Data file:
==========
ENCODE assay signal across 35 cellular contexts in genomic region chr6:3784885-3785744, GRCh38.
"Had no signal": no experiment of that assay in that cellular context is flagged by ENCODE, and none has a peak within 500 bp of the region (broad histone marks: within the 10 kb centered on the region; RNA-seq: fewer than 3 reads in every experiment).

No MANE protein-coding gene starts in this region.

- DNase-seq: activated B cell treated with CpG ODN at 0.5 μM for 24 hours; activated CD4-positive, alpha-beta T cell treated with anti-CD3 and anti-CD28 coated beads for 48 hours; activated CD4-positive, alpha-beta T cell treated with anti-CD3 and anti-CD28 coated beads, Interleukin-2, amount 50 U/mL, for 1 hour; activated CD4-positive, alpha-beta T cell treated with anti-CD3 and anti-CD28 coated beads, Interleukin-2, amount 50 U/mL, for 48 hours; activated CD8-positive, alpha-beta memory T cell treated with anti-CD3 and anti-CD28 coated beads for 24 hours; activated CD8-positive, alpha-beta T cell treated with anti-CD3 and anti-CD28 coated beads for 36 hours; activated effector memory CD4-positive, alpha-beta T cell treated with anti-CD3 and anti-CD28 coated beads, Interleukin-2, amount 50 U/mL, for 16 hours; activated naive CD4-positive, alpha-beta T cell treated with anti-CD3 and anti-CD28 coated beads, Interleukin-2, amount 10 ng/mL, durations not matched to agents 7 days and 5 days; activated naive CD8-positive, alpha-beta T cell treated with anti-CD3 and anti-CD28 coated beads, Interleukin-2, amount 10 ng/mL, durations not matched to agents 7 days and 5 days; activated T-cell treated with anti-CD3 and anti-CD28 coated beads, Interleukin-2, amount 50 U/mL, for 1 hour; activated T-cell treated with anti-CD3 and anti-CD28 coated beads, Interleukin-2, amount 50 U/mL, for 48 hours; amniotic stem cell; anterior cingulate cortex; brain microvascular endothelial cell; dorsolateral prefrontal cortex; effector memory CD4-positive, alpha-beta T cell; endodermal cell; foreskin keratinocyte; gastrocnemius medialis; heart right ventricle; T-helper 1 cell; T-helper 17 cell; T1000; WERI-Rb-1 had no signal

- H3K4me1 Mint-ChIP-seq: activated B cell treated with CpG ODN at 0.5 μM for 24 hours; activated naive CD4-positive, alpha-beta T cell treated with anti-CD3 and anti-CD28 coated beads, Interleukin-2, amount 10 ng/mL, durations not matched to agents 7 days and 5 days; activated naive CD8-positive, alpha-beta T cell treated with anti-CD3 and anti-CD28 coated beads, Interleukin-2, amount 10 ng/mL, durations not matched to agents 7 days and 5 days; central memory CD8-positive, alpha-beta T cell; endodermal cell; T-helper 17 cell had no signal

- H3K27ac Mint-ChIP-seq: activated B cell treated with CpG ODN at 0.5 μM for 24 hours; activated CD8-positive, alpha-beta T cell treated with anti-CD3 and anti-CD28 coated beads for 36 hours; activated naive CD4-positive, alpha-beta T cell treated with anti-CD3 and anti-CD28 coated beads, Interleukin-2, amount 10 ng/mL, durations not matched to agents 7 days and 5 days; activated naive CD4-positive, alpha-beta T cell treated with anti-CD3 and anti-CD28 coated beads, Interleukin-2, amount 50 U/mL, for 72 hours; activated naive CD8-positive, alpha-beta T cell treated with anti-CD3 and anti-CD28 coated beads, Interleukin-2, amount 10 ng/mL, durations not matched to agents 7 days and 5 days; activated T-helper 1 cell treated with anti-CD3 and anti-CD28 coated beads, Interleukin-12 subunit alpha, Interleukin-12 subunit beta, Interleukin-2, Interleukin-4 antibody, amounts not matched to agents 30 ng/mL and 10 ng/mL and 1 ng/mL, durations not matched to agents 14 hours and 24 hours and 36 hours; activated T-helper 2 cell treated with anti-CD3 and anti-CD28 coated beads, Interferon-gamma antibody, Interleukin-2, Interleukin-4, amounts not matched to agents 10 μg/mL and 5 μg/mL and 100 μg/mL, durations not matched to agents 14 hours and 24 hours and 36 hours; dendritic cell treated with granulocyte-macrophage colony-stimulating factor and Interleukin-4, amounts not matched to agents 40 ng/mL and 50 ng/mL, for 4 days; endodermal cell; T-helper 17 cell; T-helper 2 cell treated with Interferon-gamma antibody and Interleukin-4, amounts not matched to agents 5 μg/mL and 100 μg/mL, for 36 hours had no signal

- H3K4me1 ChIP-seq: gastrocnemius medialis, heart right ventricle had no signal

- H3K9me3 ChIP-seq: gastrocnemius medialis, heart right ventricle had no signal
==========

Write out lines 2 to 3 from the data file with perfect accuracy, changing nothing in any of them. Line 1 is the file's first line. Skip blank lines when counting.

"Had no signal": no experiment of that assay in that cellular context is flagged by ENCODE, and none has a peak within 500 bp of the region (broad histone marks: within the 10 kb centered on the region; RNA-seq: fewer than 3 reads in every experiment).

No MANE protein-coding gene starts in this region.